The inspection of coffee imports to the United States is under the jurisdiction of the U.S. Department of Agriculture. The USDA’s Animal and Plant Health Inspection Service inspects shipments of coffee. The goal: to prevent the entry of the Mediterranean fruit fly (Ceratitis capitata), coffee berry borers (Hypothenemus hampei), and Hemileia vastatrix, a fungus that causes coffee rust disease.
Roasted coffee beans or berries entering the United States are subject only to inspection and release. The treatment of unroasted beans or berries depends first on whether any pulp is attached. If pulp is present, entry is prohibited. If no pulp is attached, coffee shipments going to any destination other than Hawaii or Puerto Rico will be inspected and released.
Inspection of coffee imports to Hawaii and Puerto Rico
Coffee is grown in only two places within the United States: Hawaii and Puerto Rico. (Puerto Rico is an unincorporated territory of the United States.) For coffee imports other than roasted beans and berries, Hawaii and Puerto Rico are treated differently from the rest of the country.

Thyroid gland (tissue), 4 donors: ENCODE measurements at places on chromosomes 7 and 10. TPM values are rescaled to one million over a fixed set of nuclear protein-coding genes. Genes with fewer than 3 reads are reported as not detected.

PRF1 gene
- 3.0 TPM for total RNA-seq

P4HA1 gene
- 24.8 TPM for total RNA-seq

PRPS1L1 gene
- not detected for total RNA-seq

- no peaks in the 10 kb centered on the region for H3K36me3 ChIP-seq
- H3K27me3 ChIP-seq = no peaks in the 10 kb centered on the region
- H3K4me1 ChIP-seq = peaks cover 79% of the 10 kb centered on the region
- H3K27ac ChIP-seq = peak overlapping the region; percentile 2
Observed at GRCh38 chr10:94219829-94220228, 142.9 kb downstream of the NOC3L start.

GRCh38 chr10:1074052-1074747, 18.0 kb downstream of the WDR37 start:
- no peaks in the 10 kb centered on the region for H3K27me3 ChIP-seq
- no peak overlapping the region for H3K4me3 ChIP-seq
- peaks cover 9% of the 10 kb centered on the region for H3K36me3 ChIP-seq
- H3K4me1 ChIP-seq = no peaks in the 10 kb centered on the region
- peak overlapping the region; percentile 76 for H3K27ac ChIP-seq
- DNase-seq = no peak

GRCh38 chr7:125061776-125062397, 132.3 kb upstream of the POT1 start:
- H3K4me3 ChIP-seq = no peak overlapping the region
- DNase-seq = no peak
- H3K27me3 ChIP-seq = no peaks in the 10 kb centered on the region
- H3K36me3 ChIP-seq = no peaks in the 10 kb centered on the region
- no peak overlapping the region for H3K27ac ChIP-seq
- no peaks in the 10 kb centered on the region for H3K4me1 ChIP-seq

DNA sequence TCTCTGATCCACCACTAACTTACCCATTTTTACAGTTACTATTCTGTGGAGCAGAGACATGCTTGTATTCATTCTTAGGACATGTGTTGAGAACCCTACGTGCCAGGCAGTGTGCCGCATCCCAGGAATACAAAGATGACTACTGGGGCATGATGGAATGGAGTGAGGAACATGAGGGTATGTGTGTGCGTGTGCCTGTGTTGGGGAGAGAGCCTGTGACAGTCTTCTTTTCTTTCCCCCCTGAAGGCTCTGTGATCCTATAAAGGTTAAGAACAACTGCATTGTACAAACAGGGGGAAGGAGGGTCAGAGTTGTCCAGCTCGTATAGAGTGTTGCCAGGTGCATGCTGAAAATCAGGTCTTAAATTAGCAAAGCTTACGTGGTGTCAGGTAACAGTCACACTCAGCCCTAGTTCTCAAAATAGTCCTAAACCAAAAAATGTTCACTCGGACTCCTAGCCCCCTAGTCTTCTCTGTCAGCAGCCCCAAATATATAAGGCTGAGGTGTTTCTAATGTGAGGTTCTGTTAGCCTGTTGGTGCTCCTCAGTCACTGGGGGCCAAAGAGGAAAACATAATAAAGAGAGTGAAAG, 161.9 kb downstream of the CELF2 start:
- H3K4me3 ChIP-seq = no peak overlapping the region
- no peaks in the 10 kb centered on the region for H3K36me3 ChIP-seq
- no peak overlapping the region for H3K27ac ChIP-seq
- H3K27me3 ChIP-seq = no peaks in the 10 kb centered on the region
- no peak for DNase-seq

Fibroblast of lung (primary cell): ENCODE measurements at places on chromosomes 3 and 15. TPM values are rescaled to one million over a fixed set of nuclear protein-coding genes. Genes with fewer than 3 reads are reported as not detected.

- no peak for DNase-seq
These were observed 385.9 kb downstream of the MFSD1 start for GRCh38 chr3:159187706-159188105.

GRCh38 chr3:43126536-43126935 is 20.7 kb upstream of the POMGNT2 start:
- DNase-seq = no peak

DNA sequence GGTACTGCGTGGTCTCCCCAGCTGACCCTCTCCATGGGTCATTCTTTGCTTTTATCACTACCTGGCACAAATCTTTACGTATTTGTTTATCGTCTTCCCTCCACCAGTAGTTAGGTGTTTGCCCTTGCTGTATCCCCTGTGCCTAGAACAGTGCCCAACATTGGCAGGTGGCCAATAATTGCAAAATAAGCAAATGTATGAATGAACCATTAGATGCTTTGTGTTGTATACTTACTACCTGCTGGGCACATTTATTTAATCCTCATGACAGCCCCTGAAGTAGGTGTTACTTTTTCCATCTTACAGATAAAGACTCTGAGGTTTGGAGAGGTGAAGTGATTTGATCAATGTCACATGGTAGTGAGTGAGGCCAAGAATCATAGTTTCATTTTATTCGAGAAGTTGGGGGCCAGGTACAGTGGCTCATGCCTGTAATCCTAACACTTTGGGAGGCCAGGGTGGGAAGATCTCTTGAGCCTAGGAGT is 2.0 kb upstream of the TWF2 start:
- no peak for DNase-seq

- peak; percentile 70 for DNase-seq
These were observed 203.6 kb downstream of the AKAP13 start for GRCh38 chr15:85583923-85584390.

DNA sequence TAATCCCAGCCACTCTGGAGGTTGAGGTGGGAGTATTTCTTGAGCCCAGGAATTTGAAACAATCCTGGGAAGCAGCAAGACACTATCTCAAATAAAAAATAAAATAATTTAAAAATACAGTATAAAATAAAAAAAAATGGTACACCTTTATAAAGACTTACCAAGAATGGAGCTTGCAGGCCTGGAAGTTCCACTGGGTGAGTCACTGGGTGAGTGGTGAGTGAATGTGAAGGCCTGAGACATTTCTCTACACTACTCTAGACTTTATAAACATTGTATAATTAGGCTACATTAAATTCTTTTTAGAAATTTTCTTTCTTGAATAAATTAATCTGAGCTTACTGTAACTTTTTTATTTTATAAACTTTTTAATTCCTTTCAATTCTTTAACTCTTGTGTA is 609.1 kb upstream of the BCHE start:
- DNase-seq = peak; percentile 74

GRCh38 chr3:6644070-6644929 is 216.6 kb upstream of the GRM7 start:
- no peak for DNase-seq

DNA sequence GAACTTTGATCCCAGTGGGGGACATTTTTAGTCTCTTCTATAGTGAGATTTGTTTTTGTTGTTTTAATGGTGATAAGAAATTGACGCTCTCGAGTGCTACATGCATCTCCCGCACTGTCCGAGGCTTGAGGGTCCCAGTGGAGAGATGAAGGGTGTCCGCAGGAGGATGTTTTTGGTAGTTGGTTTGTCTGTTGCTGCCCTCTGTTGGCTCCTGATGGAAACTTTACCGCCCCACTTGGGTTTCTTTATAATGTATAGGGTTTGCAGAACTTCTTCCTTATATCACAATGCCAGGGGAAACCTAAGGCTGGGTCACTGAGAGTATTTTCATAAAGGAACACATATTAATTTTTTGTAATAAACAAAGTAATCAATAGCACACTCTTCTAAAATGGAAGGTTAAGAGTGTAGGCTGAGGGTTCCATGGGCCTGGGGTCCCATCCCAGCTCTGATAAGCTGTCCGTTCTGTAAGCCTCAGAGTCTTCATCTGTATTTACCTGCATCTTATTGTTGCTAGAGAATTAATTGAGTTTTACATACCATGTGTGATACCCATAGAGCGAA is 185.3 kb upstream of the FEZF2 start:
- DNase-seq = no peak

Unroasted, pulp-free beans or berries going to Hawaii or Puerto Rico are subject to inspection and release if they have been processed to the extent that borers and rust spores would be killed. If they have not been processed to that extent, they are treated as seeds not for planting, and entry is prohibited. (Entry and offloading are also prohibited for shipments that transit Hawaii and Puerto Rico even if the final destination is elsewhere. There is one exception: if the seeds are samples, their treatment depends on the packaging.)
Coffee flowers, leaves, stems, and roots also receive different treatment in Hawaii and Puerto Rico. Neither entry nor offloading of shipments is permitted in these jurisdictions, whereas shipments to all other U.S. destinations are subject to inspection and release.
United States Department of Agriculture, Miscellaneous and Processed Products Import Manual (2012), Table 3-55, page 3-43. United States Department of Agriculture, Seeds Not for Planting (2012), Table 3-8, page 3-14.